Peduto is leading by example by making his daily schedule available on the city’s web site for all to see. With so many elected officials being part of a culture of secrecy, it is great to see a new Mayor who supports open and transparent government.

Meanwhile in New York State and in particular in the Buffalo area no one is blowing the doors of government open. We have government officials who are deeply entrenched in a culture of secrecy. I have tried to get the Mayor and the Buffalo Common Council to sponsor Open Data legislation but no one is interested. Listen to this brief interview by Jim Heaney to hear what he has to say about Byron Brown and Andrew Cuomo. Heaney has 35 years of experience in requesting information from elected officials. 


A Tool For Open Government

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Some cities like Oakland are committed to open government and some cities like Buffalo are not. In previous posts I have discussed the problem with obtaining information from the City of Buffalo.

The City of Oakland working with Code For America has created a great app called RecordTrac. RecordTrac provides an easy on-line tool for citizens to request information from city government in a way that is open for all to see. The response time from city departments is tracked, citizens can see the status of their requests and more importantly all requests and the information provided is available for everyone to see. Posting all requests allows citizens to search for information that has already been provided and saves city officials time in finding and responding to information requests.

Access to information is an important right that many politicians give lip service to but do not back up with policies and procedures that make obtaining information citizen friendly. Oakland and Code For America have created a great app that can be utilized by other communities. All Code for America apps utilize GitHub, allowing for the application to be easily and freely redeployed by other cities and government agencies.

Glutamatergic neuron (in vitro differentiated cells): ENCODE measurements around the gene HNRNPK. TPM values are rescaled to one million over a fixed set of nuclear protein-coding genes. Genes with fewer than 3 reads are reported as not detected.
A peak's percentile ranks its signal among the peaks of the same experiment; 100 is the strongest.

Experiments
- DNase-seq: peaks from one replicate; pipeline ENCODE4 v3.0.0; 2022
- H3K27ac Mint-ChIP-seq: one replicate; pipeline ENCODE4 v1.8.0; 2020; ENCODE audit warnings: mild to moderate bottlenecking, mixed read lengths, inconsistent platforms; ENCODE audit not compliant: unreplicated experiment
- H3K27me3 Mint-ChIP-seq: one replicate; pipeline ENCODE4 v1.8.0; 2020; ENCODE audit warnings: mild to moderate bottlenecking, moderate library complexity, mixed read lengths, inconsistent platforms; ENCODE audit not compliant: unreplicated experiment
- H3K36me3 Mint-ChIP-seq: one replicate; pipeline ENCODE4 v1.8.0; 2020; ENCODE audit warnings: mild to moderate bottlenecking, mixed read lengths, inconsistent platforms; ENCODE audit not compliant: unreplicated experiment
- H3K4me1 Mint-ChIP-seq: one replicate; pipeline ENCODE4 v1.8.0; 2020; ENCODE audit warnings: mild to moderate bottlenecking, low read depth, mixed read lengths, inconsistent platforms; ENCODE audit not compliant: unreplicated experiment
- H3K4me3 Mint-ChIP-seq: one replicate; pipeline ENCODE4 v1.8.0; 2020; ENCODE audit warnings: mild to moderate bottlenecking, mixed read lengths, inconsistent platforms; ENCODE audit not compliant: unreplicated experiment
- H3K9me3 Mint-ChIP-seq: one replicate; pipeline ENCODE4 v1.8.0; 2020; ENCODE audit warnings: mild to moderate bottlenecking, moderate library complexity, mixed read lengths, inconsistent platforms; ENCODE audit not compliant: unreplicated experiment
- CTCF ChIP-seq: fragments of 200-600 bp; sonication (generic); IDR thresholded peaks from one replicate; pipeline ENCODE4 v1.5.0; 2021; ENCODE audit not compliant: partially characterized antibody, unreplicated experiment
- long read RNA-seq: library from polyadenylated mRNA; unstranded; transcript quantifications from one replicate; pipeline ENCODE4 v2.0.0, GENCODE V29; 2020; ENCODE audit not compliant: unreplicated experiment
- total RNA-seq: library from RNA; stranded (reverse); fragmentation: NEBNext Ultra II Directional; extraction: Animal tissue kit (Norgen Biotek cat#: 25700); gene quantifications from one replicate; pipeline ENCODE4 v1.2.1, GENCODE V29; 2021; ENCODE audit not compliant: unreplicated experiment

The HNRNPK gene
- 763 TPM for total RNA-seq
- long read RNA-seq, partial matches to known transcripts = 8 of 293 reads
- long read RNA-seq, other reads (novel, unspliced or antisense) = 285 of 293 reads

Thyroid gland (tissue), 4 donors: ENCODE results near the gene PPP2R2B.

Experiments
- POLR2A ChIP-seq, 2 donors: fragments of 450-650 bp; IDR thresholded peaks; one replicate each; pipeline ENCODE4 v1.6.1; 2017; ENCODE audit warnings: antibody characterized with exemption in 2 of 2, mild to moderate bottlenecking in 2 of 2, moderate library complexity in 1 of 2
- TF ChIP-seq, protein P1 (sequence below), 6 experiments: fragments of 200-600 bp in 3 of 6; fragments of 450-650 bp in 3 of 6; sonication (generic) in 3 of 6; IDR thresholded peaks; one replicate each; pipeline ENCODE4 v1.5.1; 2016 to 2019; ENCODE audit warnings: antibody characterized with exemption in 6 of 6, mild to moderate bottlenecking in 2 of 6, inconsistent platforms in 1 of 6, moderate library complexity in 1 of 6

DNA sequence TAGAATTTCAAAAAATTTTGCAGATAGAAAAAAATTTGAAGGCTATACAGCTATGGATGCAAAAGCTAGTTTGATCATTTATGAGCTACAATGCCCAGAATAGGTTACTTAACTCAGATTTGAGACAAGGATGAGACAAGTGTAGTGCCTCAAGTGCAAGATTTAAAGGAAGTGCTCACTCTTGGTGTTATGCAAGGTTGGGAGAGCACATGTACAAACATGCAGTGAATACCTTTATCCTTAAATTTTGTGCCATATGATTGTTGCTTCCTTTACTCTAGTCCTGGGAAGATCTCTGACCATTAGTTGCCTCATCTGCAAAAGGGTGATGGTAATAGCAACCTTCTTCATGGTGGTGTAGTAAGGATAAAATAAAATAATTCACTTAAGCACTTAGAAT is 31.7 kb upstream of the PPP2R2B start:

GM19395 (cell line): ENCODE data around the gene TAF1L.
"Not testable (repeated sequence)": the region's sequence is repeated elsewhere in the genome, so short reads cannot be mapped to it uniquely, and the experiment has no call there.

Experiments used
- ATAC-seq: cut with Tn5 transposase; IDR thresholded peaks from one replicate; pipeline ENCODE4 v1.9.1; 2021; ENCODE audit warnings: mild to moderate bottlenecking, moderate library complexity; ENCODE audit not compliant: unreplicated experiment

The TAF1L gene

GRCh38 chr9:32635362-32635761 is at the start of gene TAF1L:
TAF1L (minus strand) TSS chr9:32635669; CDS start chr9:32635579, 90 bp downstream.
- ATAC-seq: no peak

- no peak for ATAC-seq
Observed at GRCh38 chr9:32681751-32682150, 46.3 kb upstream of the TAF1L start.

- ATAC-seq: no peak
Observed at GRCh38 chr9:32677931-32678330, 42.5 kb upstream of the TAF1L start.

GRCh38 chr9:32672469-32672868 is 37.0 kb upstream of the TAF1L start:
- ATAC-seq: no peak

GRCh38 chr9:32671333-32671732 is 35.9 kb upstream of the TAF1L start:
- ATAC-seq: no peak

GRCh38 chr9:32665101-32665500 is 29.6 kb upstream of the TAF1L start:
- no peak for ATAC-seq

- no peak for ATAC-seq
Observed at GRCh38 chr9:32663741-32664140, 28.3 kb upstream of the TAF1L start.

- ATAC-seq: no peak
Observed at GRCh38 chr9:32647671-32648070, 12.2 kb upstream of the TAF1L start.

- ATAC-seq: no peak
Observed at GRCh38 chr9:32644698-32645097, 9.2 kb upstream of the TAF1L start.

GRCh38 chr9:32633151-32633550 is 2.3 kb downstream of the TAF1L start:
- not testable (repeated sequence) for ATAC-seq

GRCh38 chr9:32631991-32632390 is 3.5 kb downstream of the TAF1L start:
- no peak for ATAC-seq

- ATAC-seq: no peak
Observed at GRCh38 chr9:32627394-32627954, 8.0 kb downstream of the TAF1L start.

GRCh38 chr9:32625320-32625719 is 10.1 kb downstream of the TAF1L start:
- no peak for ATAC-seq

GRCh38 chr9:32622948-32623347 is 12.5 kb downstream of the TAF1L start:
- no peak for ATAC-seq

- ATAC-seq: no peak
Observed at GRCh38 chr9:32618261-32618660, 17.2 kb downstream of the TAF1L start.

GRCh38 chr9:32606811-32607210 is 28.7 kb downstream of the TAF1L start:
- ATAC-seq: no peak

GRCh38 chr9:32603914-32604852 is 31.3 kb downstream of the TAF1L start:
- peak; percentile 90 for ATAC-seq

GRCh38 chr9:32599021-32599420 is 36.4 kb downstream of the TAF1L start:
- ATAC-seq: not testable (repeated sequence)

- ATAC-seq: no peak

RecordTrac seems like it would be a great tool to implement in all of our local governments in Western New York. What do you think?

www.reinventinggov.org


Consider Sergio

As I explained yesterday, the Buffalo News editorial board endorsed Mayor Byron Brown in Thursday’s edition. Brown is running for his third term as mayor of a struggling, poor rust belt city who runs a hyper-politicized, allegedly corrupt petty fiefdom. With a million in the bank, he can steamroll over most challengers and has built an interdependent political machine, cavalierly flaunting the laws that ostensibly limit municipal employees’ electioneering, and his ability to compel it.

Byron Brown is a nice enough guy and people like him, but I don’t think he’s the mayor Buffalo needs.

Before you hammer me for not living in the city and opining on the election of its chief executive, I’ll concede the point. But I spend far more of my waking hours working in the city than at home, and I am a firm believer in regionalism. I believe that a strong and prosperous Buffalo is good for everybody. It is the region’s anchor – its entire reason for being, and it’s in everyone’s interests to care how it’s doing.